The house that has been erected over the last few months atop the long, rugged ridge separating Glendale from Eagle Rock seems destined to become a structure that will live in infamy.
Workers are just now dressing the wallboard inside and already people who hate the house are demanding that the city of Los Angeles, or Glendale--depending on which side of the ridge they place the blame--buy it for $895,000 and tear it down.
So great is the flap, in fact, that a Los Angeles councilman is at least pretending to take that demand in earnest.
It all reached a peak Monday when about 70 members of The Eagle Rock Assn., commonly known as TERA, showed up outside the house for a demonstration complete with costumed Indians and placard-carrying children.
In a series of speeches, TERA members denounced the house as an abomination against nature and the political process.
"We love Mother Nature the way it was when we found it," said American Indian Mike Little Deer, who later danced the Eagle and Victory dances under an intermittent drizzle.
Kathleen Aberman, president of TERA, was more concrete.
"We are not going to give up our open space anywhere," she said, using her placard as an umbrella. "The city will buy this house and tear it down. . . . This is the last betrayal and it will not stand!"
It's easy enough to see why people are upset. Before the house was built, the mountains north of the Ventura Freeway formed an unbroken, two-mile backdrop of wild-looking terrain for the Eagle Rock valley. Eagle Rock boosters consider the view of those formidable slopes integral with the Rock, itself, in defining their community.
Now, instead of looking at an unblemished ridgeline, they see a lone house whose advantageous height--one instantly comprehends--renders their homes into mere footsteps in a more glorious view, reaching all the way to the sea.
It's more difficult to assess how the house got there. The story leads through a mire of bureaucratic and legal happenstance.
The owner, Robert Parada, originally tried in the late 1970s to develop several homes on nine acres along the ridge. Although the land lay in both cities, Parada applied to Glendale because the access was through Glenoaks Canyon, whose streets curve up to the north side of the ridge in several places, just far enough away so that no homes can be seen from the other side.
Glendale rejected Parada's proposal on the grounds that the development would damage the ridge and encroach on the undeveloped side, Zoning Administrator Kathleen Marcus said.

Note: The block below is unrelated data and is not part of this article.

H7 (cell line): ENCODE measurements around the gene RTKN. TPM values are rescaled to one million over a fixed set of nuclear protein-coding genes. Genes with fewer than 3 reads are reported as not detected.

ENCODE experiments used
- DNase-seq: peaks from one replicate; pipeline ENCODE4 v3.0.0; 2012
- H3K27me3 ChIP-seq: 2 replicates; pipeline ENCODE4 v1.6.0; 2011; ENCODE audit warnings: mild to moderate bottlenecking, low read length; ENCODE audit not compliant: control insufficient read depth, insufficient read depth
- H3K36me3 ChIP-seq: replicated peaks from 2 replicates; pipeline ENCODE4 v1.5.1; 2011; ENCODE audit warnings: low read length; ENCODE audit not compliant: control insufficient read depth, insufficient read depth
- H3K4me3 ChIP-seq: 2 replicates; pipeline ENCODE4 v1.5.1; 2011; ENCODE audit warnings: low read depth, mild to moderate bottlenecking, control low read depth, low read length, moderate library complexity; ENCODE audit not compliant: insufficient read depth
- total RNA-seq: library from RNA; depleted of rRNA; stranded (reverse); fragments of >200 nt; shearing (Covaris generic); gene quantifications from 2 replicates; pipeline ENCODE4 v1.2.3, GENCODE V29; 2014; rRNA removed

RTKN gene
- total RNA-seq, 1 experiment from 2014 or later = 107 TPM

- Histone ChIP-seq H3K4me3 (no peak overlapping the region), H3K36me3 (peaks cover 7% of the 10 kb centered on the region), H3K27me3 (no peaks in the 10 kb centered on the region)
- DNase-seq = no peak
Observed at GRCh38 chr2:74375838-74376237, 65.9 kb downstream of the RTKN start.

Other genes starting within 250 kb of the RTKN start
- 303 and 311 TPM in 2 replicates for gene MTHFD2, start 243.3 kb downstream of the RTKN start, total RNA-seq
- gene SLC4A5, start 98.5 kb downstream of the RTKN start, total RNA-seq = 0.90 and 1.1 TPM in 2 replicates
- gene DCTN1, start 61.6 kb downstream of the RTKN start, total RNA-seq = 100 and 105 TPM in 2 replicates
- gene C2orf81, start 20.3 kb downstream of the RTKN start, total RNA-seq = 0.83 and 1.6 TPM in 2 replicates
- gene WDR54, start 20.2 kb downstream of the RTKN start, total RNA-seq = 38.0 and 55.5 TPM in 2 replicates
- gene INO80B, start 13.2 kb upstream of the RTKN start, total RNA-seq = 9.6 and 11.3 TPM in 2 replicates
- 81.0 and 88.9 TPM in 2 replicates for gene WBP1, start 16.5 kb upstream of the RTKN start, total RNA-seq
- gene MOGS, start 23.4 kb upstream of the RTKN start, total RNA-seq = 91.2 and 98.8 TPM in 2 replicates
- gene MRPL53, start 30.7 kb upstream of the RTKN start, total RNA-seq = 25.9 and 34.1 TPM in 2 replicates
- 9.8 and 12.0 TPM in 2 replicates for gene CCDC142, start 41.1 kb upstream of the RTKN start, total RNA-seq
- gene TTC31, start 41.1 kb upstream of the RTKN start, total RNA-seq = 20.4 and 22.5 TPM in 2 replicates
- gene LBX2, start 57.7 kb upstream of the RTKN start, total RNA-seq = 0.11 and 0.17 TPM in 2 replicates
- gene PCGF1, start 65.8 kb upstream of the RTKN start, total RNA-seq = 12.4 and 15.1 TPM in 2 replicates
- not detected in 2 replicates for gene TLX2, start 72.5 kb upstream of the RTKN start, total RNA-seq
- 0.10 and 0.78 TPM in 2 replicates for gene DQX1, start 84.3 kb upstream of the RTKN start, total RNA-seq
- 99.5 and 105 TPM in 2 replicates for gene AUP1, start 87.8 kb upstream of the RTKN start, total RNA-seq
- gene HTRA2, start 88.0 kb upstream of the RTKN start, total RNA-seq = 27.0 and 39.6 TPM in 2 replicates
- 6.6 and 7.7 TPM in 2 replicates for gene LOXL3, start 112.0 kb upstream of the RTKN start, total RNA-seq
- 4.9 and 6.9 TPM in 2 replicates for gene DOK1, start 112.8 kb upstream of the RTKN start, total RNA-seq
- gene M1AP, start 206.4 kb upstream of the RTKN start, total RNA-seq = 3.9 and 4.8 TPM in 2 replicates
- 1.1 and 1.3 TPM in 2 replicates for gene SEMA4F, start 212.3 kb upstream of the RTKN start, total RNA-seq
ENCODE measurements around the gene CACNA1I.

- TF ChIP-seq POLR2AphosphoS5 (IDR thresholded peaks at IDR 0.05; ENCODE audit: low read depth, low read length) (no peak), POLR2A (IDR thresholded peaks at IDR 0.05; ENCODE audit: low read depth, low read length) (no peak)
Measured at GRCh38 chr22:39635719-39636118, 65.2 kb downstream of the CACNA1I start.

Parada filed a lawsuit. In a settlement, the city worked out an unusual plan to squeeze one large house onto a small plot by excavating to within inches of the ridge while sustaining its precise shape with a high retaining wall.
In defense of a decision made by her predecessor, Marcus said the site "was sensitized to maintain the ridge. The ridge profile is as it used to be."
There is logic in that, something like the logic of the general who said it was necessary to destroy the village to save it.
All might have been well, even at that, except that the city also allowed a second story with rooms projecting over the ridge and in some cases sitting on top of it.
The people of Eagle Rock, knowing nothing of all this, awoke in shock one day last fall to see 2 by 4s rising on top of their hill.
Their recriminations, of little force in Glendale, are now directed at Los Angeles officials who had a theoretical opportunity to block the construction. Because the house stands partly in Los Angeles, Glendale asked its neighbor to review and approve the plan.
Los Angeles planning and building officials apparently complied with one eye closed, not perceiving in the paperwork the damage that a single house could cause.
In the months the house proceeded from framing to a nearly finished product, TERA's rage was muted by the Persian Gulf War, one member said Monday. But when the attack came, it dovetailed nicely with the homestretch of an election campaign in which the challengers are picking on Councilman Richard Alatorre as being soft on development.
In an unusually understated comment clearly aimed at Alatorre, TERA is describing the house as a "political-bureaucratic error."
Alatorre, meanwhile, has protested that he was not informed, introduced motions to protect the rest of the ridgeline and solicited an investigation by the Los Angeles city attorney.
Amazingly, in a letter to TERA last week, Alatorre said he has asked the city staff "to respond to the possible purchase of this property with city funds."
The people of Eagle Rock have surely been wronged, by both cities. Yet hardly so gravely as the people of either financially strapped city would be if tapped for $1 million to correct the mistake by tearing down a brand-new house. That would be an injustice.
If something must be done, the cities could buy
the house on a 40-year loan, rent it to amortize the note and then see if the will is still there to tear it down.
A mistake in evidence is a more powerful symbol, anyway, than one quickly erased.